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Discounting and Welfare Analysis Over Time: Choosing the ç

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  • Jan Schumacher
  • Wolfgang Buchholz

Abstract

Based on the Ramsey equation and an ethically motivated rejection of pure utility time discount, the Stern Review on the Economics of Climate Change concentrates on the use of the elasticity of marginal utility ç in the intergenerational social welfare function. We support this position by showing that, also from the view point of sustainability, application of ç is preferable to the use of the pure time discount parameter ñ when a balanced distribution of utility across generations is to be brought about. After reviewing empirical studies on the size of ç we develop a novel axiomatic approach based on non–envy criteria by which we obtain values for ç lying in a range between 1 and 2. Whereas the starting point of the Stern Review quite explicitly is an ethical one, many critics of the Review deny this ethical stance and thus – as described in our paper – miss a crucial element of the Stern Review.

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Bibliographic Info

Paper provided by CESifo Group Munich in its series CESifo Working Paper Series with number 2230.

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Date of creation: 2008
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Handle: RePEc:ces:ceswps:_2230

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Keywords: Ramsey equation; discounting; sustainability; non-envy;

References

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  1. Tjalling C. Koopmans, 1959. "Stationary Ordinal Utility and Impatience," Cowles Foundation Discussion Papers 81, Cowles Foundation for Research in Economics, Yale University.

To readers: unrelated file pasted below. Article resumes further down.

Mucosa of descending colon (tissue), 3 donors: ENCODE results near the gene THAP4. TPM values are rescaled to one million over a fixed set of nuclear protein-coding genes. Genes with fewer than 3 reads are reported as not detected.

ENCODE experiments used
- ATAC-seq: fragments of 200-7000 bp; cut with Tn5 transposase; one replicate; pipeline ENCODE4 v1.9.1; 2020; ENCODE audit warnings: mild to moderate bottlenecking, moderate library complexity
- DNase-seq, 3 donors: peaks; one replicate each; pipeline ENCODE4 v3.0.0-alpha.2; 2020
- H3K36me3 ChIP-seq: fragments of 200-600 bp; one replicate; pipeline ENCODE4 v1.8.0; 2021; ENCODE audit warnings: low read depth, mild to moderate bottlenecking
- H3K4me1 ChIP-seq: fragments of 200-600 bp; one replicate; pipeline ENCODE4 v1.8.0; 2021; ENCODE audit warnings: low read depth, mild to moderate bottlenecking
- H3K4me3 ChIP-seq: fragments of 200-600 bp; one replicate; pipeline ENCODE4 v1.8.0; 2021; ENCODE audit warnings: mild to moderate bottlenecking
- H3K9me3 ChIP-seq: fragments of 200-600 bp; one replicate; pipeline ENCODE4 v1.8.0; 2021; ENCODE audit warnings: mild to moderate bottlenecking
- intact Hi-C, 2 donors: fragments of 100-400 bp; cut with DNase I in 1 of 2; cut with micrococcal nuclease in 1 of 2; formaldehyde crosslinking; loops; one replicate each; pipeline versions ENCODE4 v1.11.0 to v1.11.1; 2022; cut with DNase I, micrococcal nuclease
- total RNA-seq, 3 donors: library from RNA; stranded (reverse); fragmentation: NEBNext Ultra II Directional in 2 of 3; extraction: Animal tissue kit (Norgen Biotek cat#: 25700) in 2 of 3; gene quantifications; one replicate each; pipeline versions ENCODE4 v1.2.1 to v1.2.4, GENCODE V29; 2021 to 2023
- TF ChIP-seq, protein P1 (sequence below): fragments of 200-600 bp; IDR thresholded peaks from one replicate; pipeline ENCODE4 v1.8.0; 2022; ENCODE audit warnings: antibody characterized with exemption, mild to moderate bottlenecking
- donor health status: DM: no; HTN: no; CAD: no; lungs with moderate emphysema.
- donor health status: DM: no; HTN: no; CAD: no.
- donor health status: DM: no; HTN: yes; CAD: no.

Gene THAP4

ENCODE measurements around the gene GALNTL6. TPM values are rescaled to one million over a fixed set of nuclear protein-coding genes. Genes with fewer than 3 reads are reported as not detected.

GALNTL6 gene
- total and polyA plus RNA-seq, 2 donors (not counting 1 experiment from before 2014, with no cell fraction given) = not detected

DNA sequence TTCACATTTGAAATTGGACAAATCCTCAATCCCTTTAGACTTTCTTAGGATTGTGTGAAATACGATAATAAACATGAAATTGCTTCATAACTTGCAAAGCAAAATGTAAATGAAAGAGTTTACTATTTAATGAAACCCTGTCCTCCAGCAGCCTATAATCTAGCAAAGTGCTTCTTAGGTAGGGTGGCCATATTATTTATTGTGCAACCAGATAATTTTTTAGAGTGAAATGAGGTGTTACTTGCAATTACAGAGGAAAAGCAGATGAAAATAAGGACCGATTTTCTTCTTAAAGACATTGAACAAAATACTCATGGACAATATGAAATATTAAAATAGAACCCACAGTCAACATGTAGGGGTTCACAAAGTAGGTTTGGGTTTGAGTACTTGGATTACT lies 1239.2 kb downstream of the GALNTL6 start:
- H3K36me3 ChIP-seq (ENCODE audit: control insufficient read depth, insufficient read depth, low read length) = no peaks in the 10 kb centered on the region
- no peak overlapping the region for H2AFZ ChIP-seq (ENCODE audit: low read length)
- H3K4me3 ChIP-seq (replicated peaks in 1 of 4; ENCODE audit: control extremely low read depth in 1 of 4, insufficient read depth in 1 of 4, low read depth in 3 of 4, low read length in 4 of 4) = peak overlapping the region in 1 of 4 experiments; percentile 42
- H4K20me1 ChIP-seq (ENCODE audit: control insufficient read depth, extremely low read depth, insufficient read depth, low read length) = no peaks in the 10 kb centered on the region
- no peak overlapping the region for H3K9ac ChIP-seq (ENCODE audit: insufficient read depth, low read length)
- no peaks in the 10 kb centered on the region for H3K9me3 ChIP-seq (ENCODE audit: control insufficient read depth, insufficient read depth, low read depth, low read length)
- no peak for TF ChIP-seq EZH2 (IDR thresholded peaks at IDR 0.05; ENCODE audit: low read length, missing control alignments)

2. David J. Evans & Haluk Sezer, 2005. "Social discount rates for member countries of the European Union," Journal of Economic Studies, Emerald Group Publishing, vol. 32(1), pages 47-59, January.
  3. Arrow Kenneth J, 2007. "Global Climate Change: A Challenge to Policy," The Economists' Voice, De Gruyter, vol. 4(3), pages 1-5, June.
  4. John Creedy, 2006. "Evaluating Policy: Welfare Weights And Value Judgements," Department of Economics - Working Papers Series 971, The University of Melbourne.
  5. Pasquale Scaramozzino & Giancarlo Marini, 2000. "Social time preference," Journal of Population Economics, Springer, vol. 13(4), pages 639-645.
  6. Olof Johansson-Stenman & Fredrik Carlsson & Dinky Daruvala, 2002. "Measuring Future Grandparents" Preferences for Equality and Relative Standing," Economic Journal, Royal Economic Society, vol. 112(479), pages 362-383, April.
  7. David Pearce & Ben Groom & Cameron Hepburn & Phoebe Koundouri, 2003. "Valuing the Future," World Economics, World Economics, Economic & Financial Publishing, 1 Ivory Square, Plantation Wharf, London, United Kingdom, SW11 3UE, vol. 4(2), pages 121-141, April.
  8. William D. Nordhaus, 2007. "A Review of the Stern Review on the Economics of Climate Change," Journal of Economic Literature, American Economic Association, vol. 45(3), pages 686-702, September.
  9. Gollier, Christian, 2006. "An Evaluation of Stern's Report on the Economics of Climate Change," IDEI Working Papers 464, Institut d'Économie Industrielle (IDEI), Toulouse.
  10. Dasgupta, Partha, 2001. "Human Well-Being and the Natural Environment," OUP Catalogue, Oxford University Press, number 9780199247882, September.
  11. Martin L. Weitzman, 2007. "A Review of the Stern Review on the Economics of Climate Change," Journal of Economic Literature, American Economic Association, vol. 45(3), pages 703-724, September.
  12. Ng, Yew-Kwang, 1987. "Relative-Income Effects and the Appropriate Level of Public Expenditure," Oxford Economic Papers, Oxford University Press, vol. 39(2), pages 293-300, June.
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Cited by:
  1. Malakhov, Sergey, 2014. "Money flexibility, price elasticity, and elasticity of marginal utility of consumption," MPRA Paper 55928, University Library of Munich, Germany.
  2. Wolfgang Buchholz & Jan Schumacher, 2008. "Discounting the Long-Distant Future: A Simple Explanation for the Weitzman-Gollier-Puzzle," CESifo Working Paper Series 2357, CESifo Group Munich.
  3. Éva Pálinkó & Márta Szabó, 2012. "Application of Social Discount Rate in Public Projects," Public Finance Quarterly, State Audit Office of Hungary, vol. 57(2), pages 184-199.

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